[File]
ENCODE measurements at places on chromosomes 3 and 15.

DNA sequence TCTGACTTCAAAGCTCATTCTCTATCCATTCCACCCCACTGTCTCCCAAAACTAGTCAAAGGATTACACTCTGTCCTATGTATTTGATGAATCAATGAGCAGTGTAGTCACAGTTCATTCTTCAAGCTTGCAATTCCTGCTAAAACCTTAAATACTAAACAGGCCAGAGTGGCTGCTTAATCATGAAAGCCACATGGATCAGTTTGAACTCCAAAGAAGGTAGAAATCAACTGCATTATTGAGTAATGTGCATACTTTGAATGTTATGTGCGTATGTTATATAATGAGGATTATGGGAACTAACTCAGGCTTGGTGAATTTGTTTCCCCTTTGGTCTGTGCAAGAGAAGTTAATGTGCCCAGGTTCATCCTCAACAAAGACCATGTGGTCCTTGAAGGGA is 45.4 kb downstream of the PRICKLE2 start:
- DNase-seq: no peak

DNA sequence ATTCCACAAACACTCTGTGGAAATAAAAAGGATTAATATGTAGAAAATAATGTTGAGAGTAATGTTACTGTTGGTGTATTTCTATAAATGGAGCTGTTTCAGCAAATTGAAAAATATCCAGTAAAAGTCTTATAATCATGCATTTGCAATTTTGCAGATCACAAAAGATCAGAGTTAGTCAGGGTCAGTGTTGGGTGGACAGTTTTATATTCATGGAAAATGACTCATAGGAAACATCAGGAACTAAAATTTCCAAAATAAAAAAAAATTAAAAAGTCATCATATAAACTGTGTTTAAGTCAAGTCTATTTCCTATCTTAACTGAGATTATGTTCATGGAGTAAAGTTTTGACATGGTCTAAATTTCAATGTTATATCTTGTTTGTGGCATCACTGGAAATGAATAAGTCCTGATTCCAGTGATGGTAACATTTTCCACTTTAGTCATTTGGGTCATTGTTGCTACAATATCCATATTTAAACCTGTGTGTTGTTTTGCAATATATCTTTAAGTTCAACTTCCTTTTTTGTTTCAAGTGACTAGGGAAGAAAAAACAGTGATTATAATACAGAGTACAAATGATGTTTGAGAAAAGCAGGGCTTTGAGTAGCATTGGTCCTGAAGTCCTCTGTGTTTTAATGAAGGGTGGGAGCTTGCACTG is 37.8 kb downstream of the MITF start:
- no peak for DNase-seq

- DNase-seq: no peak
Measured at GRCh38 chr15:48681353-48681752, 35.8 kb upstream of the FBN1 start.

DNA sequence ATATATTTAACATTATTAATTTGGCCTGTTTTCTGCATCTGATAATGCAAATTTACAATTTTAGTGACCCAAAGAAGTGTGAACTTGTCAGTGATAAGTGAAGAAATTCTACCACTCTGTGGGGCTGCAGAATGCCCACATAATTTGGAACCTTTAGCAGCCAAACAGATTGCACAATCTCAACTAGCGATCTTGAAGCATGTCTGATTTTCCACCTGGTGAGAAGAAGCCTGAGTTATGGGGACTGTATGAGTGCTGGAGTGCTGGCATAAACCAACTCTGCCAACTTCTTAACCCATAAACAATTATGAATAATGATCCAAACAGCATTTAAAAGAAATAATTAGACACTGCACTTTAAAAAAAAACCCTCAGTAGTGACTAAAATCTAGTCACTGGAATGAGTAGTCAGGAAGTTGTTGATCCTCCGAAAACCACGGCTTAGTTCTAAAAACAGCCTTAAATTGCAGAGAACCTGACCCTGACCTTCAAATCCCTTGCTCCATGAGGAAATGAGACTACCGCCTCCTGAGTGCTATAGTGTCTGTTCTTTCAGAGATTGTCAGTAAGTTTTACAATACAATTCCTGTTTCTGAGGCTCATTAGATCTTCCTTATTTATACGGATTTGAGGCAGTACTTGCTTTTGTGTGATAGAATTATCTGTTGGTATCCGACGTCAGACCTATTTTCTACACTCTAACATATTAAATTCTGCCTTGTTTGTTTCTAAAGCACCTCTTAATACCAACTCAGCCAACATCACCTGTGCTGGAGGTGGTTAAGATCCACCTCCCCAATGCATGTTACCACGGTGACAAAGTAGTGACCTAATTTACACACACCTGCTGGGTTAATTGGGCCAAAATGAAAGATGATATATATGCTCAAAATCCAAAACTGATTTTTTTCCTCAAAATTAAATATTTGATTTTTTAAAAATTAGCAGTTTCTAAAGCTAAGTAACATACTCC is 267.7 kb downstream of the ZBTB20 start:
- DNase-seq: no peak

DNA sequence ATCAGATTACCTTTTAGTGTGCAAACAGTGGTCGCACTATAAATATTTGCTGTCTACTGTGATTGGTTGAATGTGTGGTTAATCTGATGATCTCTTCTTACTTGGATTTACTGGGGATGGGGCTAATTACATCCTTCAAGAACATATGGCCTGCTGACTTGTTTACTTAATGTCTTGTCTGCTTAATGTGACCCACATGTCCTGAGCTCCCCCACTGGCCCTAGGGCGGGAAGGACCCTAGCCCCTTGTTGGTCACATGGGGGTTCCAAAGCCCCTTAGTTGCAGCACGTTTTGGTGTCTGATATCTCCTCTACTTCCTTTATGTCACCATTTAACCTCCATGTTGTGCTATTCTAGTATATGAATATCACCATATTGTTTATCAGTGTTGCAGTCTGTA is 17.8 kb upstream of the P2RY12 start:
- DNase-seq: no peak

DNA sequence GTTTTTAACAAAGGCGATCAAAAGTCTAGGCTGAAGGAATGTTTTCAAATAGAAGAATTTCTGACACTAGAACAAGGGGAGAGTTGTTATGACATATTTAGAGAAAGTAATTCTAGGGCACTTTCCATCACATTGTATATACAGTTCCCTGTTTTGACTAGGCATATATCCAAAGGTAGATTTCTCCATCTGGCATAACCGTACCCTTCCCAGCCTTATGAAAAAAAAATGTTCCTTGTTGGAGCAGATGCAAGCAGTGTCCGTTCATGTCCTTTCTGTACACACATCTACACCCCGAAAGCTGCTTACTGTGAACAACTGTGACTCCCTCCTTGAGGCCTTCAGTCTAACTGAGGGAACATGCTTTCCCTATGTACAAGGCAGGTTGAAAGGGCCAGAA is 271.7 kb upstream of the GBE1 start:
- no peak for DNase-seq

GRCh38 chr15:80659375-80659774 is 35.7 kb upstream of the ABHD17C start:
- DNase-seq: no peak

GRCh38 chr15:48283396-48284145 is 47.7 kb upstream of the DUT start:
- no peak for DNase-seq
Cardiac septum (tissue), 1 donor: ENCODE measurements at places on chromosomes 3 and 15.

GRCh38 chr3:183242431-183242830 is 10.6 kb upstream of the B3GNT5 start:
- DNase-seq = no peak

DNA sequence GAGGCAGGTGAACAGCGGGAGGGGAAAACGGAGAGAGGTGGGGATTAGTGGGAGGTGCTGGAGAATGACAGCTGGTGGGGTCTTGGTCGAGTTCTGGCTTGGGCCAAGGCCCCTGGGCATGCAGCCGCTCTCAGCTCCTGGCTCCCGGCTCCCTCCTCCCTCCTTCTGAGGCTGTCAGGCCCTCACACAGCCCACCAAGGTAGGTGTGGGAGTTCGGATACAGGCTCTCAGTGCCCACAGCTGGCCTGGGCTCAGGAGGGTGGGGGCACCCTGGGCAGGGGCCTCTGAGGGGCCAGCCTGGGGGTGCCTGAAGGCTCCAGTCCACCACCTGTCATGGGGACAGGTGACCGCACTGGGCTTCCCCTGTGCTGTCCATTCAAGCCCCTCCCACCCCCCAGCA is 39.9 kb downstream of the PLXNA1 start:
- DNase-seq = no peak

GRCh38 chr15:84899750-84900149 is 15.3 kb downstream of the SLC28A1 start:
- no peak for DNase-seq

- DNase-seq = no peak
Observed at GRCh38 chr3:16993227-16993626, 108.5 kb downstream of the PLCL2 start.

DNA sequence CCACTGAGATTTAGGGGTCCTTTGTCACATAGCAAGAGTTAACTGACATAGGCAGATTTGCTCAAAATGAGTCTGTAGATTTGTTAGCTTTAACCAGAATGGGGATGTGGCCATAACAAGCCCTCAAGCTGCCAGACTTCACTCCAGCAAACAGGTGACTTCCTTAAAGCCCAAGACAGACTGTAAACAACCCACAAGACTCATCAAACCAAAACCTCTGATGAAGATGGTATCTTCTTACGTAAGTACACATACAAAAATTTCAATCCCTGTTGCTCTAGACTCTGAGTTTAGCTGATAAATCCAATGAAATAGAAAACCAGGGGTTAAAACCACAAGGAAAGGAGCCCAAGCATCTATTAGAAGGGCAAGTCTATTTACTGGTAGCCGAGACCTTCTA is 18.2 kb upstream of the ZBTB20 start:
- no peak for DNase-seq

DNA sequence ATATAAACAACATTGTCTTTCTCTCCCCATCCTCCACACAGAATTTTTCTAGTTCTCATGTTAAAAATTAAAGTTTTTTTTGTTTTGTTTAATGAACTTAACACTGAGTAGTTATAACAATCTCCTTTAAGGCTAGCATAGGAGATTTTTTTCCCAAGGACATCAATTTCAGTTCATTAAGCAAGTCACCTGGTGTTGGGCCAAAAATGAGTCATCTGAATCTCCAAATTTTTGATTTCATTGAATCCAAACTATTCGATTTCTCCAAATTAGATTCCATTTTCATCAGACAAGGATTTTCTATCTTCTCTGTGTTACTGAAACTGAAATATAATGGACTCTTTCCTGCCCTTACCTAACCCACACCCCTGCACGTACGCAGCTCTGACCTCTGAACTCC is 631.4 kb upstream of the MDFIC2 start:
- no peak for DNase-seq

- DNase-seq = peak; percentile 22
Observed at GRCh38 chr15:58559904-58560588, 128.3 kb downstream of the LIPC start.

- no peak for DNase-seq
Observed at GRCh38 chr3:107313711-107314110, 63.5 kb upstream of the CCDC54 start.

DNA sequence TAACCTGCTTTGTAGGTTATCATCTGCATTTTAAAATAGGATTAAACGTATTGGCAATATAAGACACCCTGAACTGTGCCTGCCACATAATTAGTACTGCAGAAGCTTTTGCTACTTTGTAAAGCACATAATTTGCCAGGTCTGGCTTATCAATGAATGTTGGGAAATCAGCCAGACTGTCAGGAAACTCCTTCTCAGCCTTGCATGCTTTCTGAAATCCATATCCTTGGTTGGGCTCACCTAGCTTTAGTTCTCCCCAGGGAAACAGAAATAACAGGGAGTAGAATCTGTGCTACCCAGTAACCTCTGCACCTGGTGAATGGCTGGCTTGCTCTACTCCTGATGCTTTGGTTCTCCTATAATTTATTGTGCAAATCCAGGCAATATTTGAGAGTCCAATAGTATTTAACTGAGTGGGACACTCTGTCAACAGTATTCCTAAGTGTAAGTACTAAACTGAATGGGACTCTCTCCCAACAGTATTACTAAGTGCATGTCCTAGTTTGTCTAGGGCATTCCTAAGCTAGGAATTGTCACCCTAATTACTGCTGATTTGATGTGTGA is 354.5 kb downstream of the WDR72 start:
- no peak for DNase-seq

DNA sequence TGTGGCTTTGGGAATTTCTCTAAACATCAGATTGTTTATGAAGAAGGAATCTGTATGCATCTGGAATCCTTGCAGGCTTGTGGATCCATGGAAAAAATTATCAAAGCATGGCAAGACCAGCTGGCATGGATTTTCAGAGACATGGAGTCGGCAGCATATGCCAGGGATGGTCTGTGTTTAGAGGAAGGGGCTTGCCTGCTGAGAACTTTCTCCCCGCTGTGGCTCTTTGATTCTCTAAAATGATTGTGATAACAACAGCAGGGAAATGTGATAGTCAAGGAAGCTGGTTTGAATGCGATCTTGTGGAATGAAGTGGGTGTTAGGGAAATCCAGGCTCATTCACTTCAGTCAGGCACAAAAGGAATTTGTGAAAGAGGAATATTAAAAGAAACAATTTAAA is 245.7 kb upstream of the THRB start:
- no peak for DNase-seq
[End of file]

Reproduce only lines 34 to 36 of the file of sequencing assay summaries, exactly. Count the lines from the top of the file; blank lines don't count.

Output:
Observed at GRCh38 chr3:107313711-107314110, 63.5 kb upstream of the CCDC54 start.

DNA sequence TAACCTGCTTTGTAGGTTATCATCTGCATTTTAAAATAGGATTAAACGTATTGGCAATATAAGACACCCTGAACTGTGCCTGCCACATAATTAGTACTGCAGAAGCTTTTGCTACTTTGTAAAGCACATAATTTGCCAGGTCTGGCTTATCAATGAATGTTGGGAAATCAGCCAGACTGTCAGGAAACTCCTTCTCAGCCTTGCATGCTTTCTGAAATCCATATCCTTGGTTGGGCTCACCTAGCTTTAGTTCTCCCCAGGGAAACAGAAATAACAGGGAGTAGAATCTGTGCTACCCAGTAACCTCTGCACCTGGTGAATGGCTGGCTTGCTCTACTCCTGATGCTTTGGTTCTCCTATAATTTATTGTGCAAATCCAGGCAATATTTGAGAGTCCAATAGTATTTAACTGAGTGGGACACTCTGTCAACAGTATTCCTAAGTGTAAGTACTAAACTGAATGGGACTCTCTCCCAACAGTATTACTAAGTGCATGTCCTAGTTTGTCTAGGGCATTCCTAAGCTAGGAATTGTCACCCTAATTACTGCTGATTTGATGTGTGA is 354.5 kb downstream of the WDR72 start:
- no peak for DNase-seq